MUFF WIGGLER Forum Index
 FAQ & Terms of UseFAQ & Terms Of Use   Wiggler RadioMW Radio   Muff Wiggler TwitterTwitter   Support the site @ PatreonPatreon 
 SearchSearch   RegisterSign up   Log inLog in 
WIGGLING 'LITE' IN GUEST MODE

are there unnecessary parts in my schematic?
MUFF WIGGLER Forum Index -> Music Tech DIY  
Author are there unnecessary parts in my schematic?
ello
i have sketched my whole circuit and it seems like there are quite some parts, mainly those diodes (50 pieces). and i am not so sure if all of the parts are needed (i am concerned about protection because i already blew my first sequencer project due to no protection at all)

but i never came across so many diodes in any of the kits i built, so thats why i am concerned..

the 4040 divider outs are to go to the a,b,c inputs of the 4051, but they should be able to trigger other stuff in my rack as well. plus, all circuits should be able to be alive after some wrong patching. a,b,c should work with triggers from other modules as well.

maybe someone can give advise.



Synthiq
Input protection: you don't need both a 1N4148 in series with the input and a BAT85 to ground after the 100kohm resistor as they do the same thing; preventing the cmos input from going below Vss. In fact, the 1N4148 diode will prevent the circuit from function correctly. The cmos input can be forced high through the diode but it can't be pulled low again as the diode prevents the current from flowing back again. The input voltage will be determined only by leakage currents in the internal input protection circuit, the external BAT85 diodes and the 1N4148 diode, neither of which you have any control over. So if you want to keep the 1N4148, a resistor in the 100kohm to 1Mohm range can be placed after the diode to ground. This will also be needed for any logic cmos input that can be left unconnected, for instance if a clock input is disconnected from a clock source. Or a reset input.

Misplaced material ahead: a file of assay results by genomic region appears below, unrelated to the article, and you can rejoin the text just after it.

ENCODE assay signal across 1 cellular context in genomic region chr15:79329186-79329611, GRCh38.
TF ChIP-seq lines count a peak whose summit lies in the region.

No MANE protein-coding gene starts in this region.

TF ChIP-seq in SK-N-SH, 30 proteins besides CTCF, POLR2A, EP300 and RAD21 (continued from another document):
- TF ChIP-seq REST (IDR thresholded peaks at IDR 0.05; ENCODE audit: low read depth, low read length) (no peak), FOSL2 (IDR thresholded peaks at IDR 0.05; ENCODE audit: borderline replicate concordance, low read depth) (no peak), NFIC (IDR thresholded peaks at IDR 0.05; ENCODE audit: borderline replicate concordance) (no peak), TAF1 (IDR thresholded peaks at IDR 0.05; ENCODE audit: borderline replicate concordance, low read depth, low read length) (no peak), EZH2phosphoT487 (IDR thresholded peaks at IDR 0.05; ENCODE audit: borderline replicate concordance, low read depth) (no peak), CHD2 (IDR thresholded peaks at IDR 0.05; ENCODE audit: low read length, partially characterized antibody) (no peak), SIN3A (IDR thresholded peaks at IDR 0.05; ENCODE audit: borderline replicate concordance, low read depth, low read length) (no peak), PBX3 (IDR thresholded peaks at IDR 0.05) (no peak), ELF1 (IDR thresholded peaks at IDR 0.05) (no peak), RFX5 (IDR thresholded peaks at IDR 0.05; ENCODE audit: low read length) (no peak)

I'm not sure about the purpose of the two diodes controlling each of select input of the CD4051 circuit, but the same concerns are valid here.

A CD4051 has an switch resistance of about 200ohm at 5V. If a final decision has been made to limit the supply voltage to 5V I would suggest that the IC is replaced by a 74HC4051 as it's switch resistance is only 90ohm. But an even better alternative is a 74HC238 which is a digital 3-to-8 demultiplexer with only 45ohm output resistance. That resistance is important as it has to drive several mA to the LED so there will be a voltage drop that will affect the voltage to the potentiometer and it will vary with temperature. If you stick with a 4051 type mux, the 100kohm resistor connected to the common terminal must be removed as it will be in series with the switch resistance and will not be able to drive neither the LED nor the potentiometer.

Since only one of the outputs are high at any given moment, you can save 7 current limiting resistors for the LEDs by connecting the anodes directly to the outputs and connect all cathodes together and then connect them to ground through a single 1kohm resistor.

It would also be possible to replace the diodes connected to the potentiometer wipers with resistors to avoid the temperature dependent voltage drop across the diodes to minimize the voltage drift of the final output voltage. The 100kohm resistor after the diodes would then not be needed. The inverting input of the amplifier is a virtual ground so the different potentiometers would still be isolated from, and not affected by, each other.

There are also two ground symbols connected to the reset inputs that should be removed.
ello
thank you very much. about the 5v / 12v i am still not sure. maybe it would be better to use 12 volts for a wider output range? and would that help reducing the parts? because the whole bat diodes could be removed as there could not be any higher voltage than the allowed 12v inside the rack?

the diodes at the a,b and c input where ment so one can connect multiple trigger signals from for example the 4040, to create new patterns. how would i do this? i thought that or wired sockets would be a good idea. what input circuit would work there? if i went 12 volts, i could just use the two 1n4148 there to prevent backflow??

from my cmos tutorial i read that the reset needs to be grounded so the counting works. i guess the resistor just needs to be placed to ground, not the way i currently placed it.